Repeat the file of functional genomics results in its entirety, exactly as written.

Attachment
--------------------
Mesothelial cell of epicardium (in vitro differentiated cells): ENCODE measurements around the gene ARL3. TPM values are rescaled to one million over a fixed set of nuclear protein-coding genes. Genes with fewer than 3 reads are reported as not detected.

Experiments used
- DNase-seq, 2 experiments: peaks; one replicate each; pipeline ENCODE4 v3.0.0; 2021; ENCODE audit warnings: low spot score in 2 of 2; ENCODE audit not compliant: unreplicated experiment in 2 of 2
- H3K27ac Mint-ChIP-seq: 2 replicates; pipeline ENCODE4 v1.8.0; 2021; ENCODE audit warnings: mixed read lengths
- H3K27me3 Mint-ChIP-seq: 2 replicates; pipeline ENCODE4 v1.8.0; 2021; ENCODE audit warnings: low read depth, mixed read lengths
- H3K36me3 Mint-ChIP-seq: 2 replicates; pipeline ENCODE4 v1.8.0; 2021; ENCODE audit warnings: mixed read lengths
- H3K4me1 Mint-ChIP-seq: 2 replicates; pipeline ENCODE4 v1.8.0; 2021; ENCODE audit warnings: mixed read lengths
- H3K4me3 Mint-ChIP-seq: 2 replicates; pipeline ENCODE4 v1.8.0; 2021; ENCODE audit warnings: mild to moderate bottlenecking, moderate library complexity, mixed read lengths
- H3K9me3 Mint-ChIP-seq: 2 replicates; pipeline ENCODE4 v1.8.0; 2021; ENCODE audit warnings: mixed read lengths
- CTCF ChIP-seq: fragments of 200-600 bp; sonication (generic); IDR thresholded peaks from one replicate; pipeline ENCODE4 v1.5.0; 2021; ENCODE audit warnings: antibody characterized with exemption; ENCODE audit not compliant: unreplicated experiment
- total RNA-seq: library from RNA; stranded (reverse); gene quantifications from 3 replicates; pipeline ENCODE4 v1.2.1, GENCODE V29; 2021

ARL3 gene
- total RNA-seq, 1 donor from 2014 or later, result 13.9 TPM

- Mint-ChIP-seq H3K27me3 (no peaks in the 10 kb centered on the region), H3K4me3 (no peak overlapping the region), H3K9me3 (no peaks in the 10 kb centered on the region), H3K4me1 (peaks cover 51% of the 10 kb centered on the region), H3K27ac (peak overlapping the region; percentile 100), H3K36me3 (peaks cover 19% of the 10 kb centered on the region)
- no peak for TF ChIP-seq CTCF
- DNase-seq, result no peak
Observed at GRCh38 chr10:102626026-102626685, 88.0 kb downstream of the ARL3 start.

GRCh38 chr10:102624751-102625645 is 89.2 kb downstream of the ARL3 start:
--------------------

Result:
Mesothelial cell of epicardium (in vitro differentiated cells): ENCODE measurements around the gene ARL3. TPM values are rescaled to one million over a fixed set of nuclear protein-coding genes. Genes with fewer than 3 reads are reported as not detected.

Experiments used
- DNase-seq, 2 experiments: peaks; one replicate each; pipeline ENCODE4 v3.0.0; 2021; ENCODE audit warnings: low spot score in 2 of 2; ENCODE audit not compliant: unreplicated experiment in 2 of 2
- H3K27ac Mint-ChIP-seq: 2 replicates; pipeline ENCODE4 v1.8.0; 2021; ENCODE audit warnings: mixed read lengths
- H3K27me3 Mint-ChIP-seq: 2 replicates; pipeline ENCODE4 v1.8.0; 2021; ENCODE audit warnings: low read depth, mixed read lengths
- H3K36me3 Mint-ChIP-seq: 2 replicates; pipeline ENCODE4 v1.8.0; 2021; ENCODE audit warnings: mixed read lengths
- H3K4me1 Mint-ChIP-seq: 2 replicates; pipeline ENCODE4 v1.8.0; 2021; ENCODE audit warnings: mixed read lengths
- H3K4me3 Mint-ChIP-seq: 2 replicates; pipeline ENCODE4 v1.8.0; 2021; ENCODE audit warnings: mild to moderate bottlenecking, moderate library complexity, mixed read lengths
- H3K9me3 Mint-ChIP-seq: 2 replicates; pipeline ENCODE4 v1.8.0; 2021; ENCODE audit warnings: mixed read lengths
- CTCF ChIP-seq: fragments of 200-600 bp; sonication (generic); IDR thresholded peaks from one replicate; pipeline ENCODE4 v1.5.0; 2021; ENCODE audit warnings: antibody characterized with exemption; ENCODE audit not compliant: unreplicated experiment
- total RNA-seq: library from RNA; stranded (reverse); gene quantifications from 3 replicates; pipeline ENCODE4 v1.2.1, GENCODE V29; 2021

ARL3 gene
- total RNA-seq, 1 donor from 2014 or later, result 13.9 TPM

- Mint-ChIP-seq H3K27me3 (no peaks in the 10 kb centered on the region), H3K4me3 (no peak overlapping the region), H3K9me3 (no peaks in the 10 kb centered on the region), H3K4me1 (peaks cover 51% of the 10 kb centered on the region), H3K27ac (peak overlapping the region; percentile 100), H3K36me3 (peaks cover 19% of the 10 kb centered on the region)
- no peak for TF ChIP-seq CTCF
- DNase-seq, result no peak
Observed at GRCh38 chr10:102626026-102626685, 88.0 kb downstream of the ARL3 start.

GRCh38 chr10:102624751-102625645 is 89.2 kb downstream of the ARL3 start: